Since launching "The Shetler Show" podcast in mid-December 2012, World Industries pro and All I Need skate-apparel company founder Anthony Shetler has been cranking out episodes at an impressive clip. Barely a month after its inception, the show is up to its eighth installment. There's an excitement and energy you'll immediately recognize whether you're viewing the show on YouTube or downloading audio from iTunes.
Beginning with an impressive cast of New England skaters, including Brandon Westgate, Nick Dompierre and Dave Bachinsky, "The Shelter Show" immediately sets the pace with its casual but personal tone. The conversations delve deeper than skateboarding and become snapshots into the lives of the guests. XGames.com spoke to Shetler via e-mail about his motivation and goals for his newest venture.
XGames.com: What inspired you to create the show and what makes it unique to you?
Anthony Shetler: What inspired me to create the show was all the awesome people I have come across in my travels. Everyone has a story, and I love people. What I really think is unique about the show is the format: Each show is about an hour and a half long, which I think is necessary to really get to know someone.
Just picture an awesome, stimulating conversation with someone you're really interested in, plus the fact that it's video/audio instead of print; you can really feel someone's intent when they speak. The guest can really get their point across!
Where do you record your podcasts and what equipment do you use?
I've filmed most of the episodes in my studio office here in Taunton, Mass. Lately, though, I've been taking the show on the road. The last episode we recorded was in NYC with Steve Rodriguez, founder of 5boro Skateboards. The equipment I use is light and easy to travel with, so it's not a hassle to take "The Shetler Show" on the road.
I use a Samson Meteor Mic (USB studio microphone for computer recording); I picked this mic up at Best Buy [and] it is great for podcasting! It's small and easy to travel with. I use my MacBook Pro to record the audio and to upload everything online. I film each episode with a GoPro; [it's] super easy to travel with and the quality of the footage comes out great. I'm actually looking into getting the newest GoPro; I guess they just came out with a newer one.
The headphones I use right now are Skull Candy, but they are not the best headphones that Skull Candy makes. I would love to upgrade to whatever is Skull Candy's top-of-the-line headphones.
What's your show schedule? Is this a weekly or monthly thing, or is it just "it comes as it comes"?
Right now I've been trying to release them weekly, but honestly I don't want to put out anything I'm not hyped on, so I'm not going to just put something out to keep up with a schedule. I want to put out nothing but consistent quality.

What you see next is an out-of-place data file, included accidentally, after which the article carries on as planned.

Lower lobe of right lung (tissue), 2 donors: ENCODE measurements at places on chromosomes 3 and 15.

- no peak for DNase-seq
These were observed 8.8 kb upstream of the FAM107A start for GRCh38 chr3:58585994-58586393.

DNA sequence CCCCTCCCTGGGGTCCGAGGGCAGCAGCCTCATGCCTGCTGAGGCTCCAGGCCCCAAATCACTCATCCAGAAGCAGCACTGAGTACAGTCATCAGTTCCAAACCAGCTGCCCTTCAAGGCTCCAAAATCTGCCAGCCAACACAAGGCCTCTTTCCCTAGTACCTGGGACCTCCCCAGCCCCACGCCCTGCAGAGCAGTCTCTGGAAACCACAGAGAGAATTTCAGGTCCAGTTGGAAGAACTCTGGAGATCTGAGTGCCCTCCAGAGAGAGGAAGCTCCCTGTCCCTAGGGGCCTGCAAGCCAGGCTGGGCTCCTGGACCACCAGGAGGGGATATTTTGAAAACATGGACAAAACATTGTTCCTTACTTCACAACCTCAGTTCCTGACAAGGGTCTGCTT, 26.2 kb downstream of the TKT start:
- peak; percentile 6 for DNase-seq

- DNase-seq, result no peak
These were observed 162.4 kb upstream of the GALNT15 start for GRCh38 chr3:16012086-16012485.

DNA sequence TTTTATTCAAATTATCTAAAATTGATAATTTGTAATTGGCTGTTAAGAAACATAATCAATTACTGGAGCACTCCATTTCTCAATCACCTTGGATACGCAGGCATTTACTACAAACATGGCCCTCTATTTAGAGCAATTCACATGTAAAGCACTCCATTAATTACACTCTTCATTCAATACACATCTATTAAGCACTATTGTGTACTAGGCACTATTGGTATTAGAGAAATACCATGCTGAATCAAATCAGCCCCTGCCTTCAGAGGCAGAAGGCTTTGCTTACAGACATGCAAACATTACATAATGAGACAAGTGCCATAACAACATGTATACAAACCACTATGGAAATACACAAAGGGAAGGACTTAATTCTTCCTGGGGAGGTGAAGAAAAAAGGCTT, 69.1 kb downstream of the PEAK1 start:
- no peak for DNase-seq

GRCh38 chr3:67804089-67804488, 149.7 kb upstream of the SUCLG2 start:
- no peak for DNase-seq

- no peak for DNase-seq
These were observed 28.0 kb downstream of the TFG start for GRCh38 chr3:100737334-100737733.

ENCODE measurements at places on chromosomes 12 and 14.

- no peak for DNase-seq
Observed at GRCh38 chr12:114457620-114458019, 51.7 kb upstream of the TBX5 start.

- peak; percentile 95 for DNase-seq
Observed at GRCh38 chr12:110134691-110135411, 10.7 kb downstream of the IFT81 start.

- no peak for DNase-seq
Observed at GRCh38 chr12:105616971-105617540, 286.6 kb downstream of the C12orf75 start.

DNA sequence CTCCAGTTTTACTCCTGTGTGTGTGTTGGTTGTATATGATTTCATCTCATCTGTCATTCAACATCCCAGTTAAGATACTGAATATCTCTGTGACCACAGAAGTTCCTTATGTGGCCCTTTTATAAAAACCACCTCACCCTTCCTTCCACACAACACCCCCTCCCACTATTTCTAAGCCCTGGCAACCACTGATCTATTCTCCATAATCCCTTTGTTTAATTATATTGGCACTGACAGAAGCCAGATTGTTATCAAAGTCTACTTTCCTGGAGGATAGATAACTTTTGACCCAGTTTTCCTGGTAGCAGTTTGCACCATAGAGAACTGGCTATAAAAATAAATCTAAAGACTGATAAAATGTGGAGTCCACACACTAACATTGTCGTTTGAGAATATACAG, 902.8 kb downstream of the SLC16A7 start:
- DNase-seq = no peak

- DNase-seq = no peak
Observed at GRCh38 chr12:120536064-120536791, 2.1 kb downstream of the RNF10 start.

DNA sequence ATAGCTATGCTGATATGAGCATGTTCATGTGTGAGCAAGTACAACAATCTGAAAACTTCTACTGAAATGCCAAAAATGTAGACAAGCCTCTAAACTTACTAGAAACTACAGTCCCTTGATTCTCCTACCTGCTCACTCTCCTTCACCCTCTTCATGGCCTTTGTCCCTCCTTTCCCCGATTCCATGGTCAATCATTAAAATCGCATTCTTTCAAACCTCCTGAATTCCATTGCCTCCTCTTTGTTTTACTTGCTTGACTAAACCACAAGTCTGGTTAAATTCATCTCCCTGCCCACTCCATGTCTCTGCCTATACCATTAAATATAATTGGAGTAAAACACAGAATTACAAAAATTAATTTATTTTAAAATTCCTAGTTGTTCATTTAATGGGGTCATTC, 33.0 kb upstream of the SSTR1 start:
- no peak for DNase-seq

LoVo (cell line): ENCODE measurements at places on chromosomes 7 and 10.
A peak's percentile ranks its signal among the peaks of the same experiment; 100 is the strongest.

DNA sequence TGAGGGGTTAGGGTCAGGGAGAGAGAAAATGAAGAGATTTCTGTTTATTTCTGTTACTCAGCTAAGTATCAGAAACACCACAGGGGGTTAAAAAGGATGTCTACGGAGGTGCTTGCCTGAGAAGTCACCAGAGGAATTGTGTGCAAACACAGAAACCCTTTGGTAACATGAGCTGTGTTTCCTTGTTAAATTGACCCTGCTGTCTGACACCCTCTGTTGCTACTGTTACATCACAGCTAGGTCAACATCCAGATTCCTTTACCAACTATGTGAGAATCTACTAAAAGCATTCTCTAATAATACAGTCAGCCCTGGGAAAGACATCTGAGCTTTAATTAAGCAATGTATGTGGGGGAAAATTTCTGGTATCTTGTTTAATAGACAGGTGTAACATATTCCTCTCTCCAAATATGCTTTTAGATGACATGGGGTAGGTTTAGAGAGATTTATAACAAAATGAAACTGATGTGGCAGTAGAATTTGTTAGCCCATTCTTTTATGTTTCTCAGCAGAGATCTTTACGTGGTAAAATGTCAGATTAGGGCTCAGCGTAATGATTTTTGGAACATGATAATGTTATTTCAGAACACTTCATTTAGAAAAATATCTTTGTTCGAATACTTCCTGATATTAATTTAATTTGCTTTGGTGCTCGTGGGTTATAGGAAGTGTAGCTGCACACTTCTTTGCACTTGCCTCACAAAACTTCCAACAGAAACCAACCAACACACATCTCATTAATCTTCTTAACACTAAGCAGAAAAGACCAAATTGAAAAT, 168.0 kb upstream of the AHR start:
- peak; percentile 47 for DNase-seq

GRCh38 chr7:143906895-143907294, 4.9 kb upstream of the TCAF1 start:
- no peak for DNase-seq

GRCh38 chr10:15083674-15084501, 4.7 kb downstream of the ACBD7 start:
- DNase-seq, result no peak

Who's been on the podcast and what are some thoughts about each episode? Also, who is coming up next on the show?
So far I've had Brandon Westgate, Donny Barley, Nick Dompierre, Andrew Milicia and Dave Bachinsky.
Brandon Westgate is an amazing skater [who] most people already know, but he also has an awesome sense of humor and is a great storyteller. I feel like [in] his episode you really get to meet Brandon, not just [see] his tricks.
Donny Barley has some real heartfelt stories and isn't afraid to share them. He has experience [in] a lot of things in his life from being a pro skater [and] great father to now working at Element Skateboards, helping grow skateboarding. Donny is a solid person with a lot of passion.
Nick Dompierre went from one of the top professional skateboarders to a nasty neck injury that took him off his skateboard for about a year. In his interview, we learn about his return to skateboarding and what his goals are for 2013 and beyond.
Dave Bachinsky is awesome; he is such a solid person. In his episode, we talk about his travels all over the world and what it was like growing up in Lowell, Mass. Dave also shared with us that he switched from Vox to Axion footwear on our show, so if you downloaded "The Shetler Show" on iTunes, you would have found out about Dave's new sponsor before anyone else did. We also spoke about Dave and Manny Santiago's newest video project, "Salt and Pepper."
Andrew Milicia is a hip-hop artist that grew up in Philly and moved to Boston. We spoke about hip-hop and skateboarding; you also got a link to download Andrew's album for free! We also broke down what it is like to create a song and to produce an album. Andrew is a breath of fresh [air] for hip-hop.
I'm also gonna reach out to [pro skateboarder] Zered Bassett and Scott Chantos [president of World Industries].
What's your theme and goal for the show, and what message are you trying to communicate to the audience?
I guess my theme for the show would be upfront, honest conversations about life. My personal message that I try to convey on the show is that life is a beautiful struggle. Work hard and enjoy every second, because life is short.
Who are some of your dream guests?